Causes and risk factors of womb cancer
There are certain things that can increase the risk of developing womb cancer. These are called risk factors. Having a risk factor does not mean you will get cancer. And not having a risk factor does not mean that you will not get it. Most known risk factors for womb cancer are linked to how much oestrogen the lining of the womb is exposed to in your lifetime.
Before the menopause, the ovaries produce the hormones oestrogen and progesterone. These help to control your periods. After the menopause, the ovaries no longer produce hormones. But the body still produces some oestrogen in body fat and the adrenal glands. The risk of womb cancer can be affected by exposure to oestrogen and how this is balanced with progesterone.
When there is too much oestrogen without progesterone to balance it, the risk of womb cancer increases.
Longer exposure to oestrogen can increase your risk of womb cancer. This may be from:
- starting your periods early (before the age of 12)
- having a late menopause (after the age of 55)
- having longer periods
- having irregular periods
- having some types of hormone replacement therapy (HRT), for example oestrogen only HRT
- not having children or being unable to have children – oestrogen in the body is low during pregnancy, and the level of progesterone is high.
At least 1 in 3 womb cancers (33%) are linked to obesity (being very overweight). This may be linked to the fact that body fat is the main source of oestrogen after the menopause.
Keeping to a healthy weight and being more physically active may reduce the risk of womb cancer.
A small number of womb cancers are caused by gene changes that are passed on in a family. This affects less than 5 in 100 women (5%). There may be a genetic link if there are several close relatives on the same side of the family with the following cancers:
Close relatives include parents, children, sisters and brothers.
If you are worried about a family history of cancer, speak to your cancer doctor, specialist nurse or GP. They can decide if you should be referred to a family cancer clinic.
There are some genetic conditions that can increase the risk of womb cancer.
Lynch syndrome is also called hereditary non-polyposis colorectal cancer (HNPCC). This condition increases the risk of bowel cancer and womb cancer. Lynch syndrome means there is a 3 to 6 in 10 risk (30 to 60%) of developing womb cancer over your lifetime if you have a womb.
Regular screening for bowel cancer and womb cancer may help reduce the risk. Some people are advised to have a hysterectomy (operation to remove the womb) if they no longer want to be able to get pregnant.
Cowden syndrome is a rare genetic condition. It increases the risk of non-cancerous tumours and also some cancers. This includes womb cancer, but the increase in risk is small.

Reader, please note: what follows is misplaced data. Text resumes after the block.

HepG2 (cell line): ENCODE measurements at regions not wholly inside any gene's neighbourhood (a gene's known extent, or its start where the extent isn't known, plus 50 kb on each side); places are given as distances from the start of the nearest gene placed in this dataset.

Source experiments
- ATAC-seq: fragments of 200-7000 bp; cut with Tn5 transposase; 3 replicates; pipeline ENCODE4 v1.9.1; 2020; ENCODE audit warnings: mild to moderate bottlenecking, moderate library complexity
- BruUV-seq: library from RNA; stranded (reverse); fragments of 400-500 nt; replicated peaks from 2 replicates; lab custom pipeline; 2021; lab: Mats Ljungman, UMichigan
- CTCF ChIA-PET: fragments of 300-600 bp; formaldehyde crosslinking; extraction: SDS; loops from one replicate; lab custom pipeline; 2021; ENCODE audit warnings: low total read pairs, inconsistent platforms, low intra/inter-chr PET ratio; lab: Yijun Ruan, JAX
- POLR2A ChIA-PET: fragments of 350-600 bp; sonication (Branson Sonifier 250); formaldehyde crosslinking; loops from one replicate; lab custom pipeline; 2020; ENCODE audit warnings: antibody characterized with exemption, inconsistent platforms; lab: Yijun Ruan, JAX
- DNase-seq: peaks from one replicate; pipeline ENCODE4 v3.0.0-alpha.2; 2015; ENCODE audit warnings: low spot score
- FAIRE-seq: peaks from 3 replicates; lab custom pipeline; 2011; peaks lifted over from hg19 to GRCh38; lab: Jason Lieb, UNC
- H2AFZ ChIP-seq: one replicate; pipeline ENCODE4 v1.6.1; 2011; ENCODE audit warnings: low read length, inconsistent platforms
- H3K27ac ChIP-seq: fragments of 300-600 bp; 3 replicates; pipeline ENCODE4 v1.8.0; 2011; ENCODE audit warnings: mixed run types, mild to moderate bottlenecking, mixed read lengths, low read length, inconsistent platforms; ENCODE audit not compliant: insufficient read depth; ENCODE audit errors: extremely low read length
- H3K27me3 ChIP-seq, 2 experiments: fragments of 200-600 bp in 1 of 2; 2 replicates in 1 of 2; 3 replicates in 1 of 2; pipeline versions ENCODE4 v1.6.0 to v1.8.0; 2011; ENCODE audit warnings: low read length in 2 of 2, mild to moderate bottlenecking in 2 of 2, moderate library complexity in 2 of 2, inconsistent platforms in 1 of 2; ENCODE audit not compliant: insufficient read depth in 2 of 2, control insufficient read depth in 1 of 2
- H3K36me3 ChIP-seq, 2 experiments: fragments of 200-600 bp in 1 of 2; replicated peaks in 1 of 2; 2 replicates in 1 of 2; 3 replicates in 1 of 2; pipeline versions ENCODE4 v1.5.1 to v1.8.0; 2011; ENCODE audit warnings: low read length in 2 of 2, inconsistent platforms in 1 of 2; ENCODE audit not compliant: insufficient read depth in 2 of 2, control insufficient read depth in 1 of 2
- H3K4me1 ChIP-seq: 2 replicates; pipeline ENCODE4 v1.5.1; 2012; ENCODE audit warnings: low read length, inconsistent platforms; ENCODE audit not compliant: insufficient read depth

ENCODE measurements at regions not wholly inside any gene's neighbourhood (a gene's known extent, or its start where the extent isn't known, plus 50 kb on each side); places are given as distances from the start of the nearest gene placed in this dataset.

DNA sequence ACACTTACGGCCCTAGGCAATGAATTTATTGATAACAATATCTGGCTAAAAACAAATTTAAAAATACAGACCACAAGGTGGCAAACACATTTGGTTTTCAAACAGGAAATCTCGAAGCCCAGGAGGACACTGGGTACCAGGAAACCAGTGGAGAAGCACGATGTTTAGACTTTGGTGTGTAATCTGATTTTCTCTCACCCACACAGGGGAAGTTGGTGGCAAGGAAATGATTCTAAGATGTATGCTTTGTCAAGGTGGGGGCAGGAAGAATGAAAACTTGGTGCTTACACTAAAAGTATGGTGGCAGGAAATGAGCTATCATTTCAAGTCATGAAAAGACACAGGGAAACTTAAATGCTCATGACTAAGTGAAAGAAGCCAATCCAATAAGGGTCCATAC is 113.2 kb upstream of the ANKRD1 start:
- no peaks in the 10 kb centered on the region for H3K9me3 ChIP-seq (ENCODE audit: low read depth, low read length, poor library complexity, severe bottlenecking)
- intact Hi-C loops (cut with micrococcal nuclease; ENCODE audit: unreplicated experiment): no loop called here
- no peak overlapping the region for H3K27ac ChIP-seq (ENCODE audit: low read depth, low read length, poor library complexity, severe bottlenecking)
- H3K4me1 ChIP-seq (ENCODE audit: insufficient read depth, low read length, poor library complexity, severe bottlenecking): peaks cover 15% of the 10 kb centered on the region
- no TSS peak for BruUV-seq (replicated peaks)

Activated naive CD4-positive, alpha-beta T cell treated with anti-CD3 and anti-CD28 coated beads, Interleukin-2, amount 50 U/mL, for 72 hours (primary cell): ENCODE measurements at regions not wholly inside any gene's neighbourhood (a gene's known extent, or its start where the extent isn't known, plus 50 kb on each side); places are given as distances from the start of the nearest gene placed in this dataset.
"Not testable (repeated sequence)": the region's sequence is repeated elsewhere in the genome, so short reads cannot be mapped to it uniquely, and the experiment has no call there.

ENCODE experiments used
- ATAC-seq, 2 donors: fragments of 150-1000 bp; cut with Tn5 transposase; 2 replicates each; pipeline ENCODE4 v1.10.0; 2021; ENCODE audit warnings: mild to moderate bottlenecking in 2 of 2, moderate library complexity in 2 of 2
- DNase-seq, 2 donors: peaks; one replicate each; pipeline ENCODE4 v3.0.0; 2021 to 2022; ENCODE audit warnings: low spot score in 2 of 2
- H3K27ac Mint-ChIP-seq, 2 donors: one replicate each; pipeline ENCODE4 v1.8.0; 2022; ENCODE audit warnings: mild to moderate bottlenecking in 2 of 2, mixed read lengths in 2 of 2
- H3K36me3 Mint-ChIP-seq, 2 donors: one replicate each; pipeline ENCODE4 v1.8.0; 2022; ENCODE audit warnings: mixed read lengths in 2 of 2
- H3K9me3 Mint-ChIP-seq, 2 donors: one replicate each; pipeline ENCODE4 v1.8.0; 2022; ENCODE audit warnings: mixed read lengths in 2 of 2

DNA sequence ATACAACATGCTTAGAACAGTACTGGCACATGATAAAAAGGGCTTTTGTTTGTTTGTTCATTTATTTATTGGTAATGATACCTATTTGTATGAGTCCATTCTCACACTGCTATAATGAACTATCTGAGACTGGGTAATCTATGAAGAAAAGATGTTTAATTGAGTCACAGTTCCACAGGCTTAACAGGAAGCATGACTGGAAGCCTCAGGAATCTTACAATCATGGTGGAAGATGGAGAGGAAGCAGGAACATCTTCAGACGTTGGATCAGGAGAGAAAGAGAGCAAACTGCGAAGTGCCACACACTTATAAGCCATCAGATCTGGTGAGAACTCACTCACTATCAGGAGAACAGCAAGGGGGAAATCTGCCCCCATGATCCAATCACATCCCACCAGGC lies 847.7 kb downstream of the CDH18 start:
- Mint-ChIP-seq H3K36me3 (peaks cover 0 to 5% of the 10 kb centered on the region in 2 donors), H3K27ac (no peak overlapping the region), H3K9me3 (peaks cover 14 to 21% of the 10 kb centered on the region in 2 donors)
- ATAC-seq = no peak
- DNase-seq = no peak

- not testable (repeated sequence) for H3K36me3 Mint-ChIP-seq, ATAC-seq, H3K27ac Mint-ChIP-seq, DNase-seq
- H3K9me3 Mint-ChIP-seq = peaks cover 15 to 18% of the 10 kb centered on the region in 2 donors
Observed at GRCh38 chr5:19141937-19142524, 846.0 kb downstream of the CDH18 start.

Tamoxifen is a hormonal drug used to treat breast cancer. It can slightly increase the risk of pre-cancerous changes in the womb. Rarely, it can cause womb cancer. But there are very clear benefits of taking tamoxifen that far outweigh this risk. Always tell your doctor if you are taking tamoxifen and have any unusual vaginal bleeding.
Thickening of the womb lining
Thickening of the lining of the womb is called endometrial hyperplasia. Symptoms include heavy periods and bleeding between periods or after the menopause. Endometrial hyperplasia can be managed with treatment, or regular check-ups.
Diabetes increases the risk of womb cancer. There may also be a separate link between womb cancer and insulin, a hormone that regulates blood sugar.
Polycystic ovary syndrome (PCOS)
PCOS is a condition where cysts grow on the ovaries. PCOS may cause:
- fertility problems
- infrequent periods
- no periods
- weight gain or diabetes.
Uncommon ovarian cancers
Some types of ovarian cancers called granulosa and theca cell tumours can produce oestrogen. This increases the risk of pre-cancerous changes and rarely can cause womb cancer.
Below is a sample of the sources used in our womb cancer information. If you would like more information about the sources we use, please contact us at firstname.lastname@example.org
Concin et al. ESGO/ESTRO/ESP guidelines for the management of patients with endometrial carcinoma. International Journal of Clinical Oncology. 2021. Available from www.pubmed.ncbi.nlm.nih.gov/33397713/
Royal College of Radiotherapy: Clinical Oncology. Radiotherapy dose fractionation, third edition. 2019. Available from www.rcr.ac.uk/publication/radiotherapy-dose-fractionation-third-edition
Sundar et al. BGCS uterine cancer guidelines: Recommendations for practice. European Journal of Obstetrics & Gynecology and Reproductive Biology. 2017. Available from www.bgcs.org.uk/wp-content/uploads/2019/05/BGCSEndometrial-Guidelines-2017.pdf
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